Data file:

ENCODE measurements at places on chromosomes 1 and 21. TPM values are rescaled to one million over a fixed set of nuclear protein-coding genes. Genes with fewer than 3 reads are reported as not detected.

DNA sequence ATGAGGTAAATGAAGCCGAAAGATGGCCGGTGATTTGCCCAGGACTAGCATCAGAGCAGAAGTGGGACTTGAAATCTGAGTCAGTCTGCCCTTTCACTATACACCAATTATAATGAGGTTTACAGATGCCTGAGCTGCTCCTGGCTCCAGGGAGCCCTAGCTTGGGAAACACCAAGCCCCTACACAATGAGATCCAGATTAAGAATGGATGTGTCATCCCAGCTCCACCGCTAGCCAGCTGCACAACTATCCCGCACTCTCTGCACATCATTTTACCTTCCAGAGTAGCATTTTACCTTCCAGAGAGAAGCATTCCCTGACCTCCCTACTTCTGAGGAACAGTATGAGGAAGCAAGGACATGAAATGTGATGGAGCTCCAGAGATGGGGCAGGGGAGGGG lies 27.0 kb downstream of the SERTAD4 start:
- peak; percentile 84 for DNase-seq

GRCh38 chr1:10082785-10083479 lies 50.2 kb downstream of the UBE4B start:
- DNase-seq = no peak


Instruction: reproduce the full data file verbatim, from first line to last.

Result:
ENCODE measurements at places on chromosomes 1 and 21. TPM values are rescaled to one million over a fixed set of nuclear protein-coding genes. Genes with fewer than 3 reads are reported as not detected.

DNA sequence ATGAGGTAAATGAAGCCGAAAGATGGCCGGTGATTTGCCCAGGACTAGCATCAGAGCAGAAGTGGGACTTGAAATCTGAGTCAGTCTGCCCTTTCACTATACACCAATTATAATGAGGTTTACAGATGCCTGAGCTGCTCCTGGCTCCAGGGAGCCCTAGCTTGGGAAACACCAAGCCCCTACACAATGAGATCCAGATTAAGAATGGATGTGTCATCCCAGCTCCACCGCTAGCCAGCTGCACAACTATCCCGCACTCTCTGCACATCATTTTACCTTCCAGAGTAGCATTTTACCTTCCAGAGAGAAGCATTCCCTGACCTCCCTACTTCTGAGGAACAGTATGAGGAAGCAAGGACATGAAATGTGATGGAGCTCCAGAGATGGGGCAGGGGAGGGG lies 27.0 kb downstream of the SERTAD4 start:
- peak; percentile 84 for DNase-seq

GRCh38 chr1:10082785-10083479 lies 50.2 kb downstream of the UBE4B start:
- DNase-seq = no peak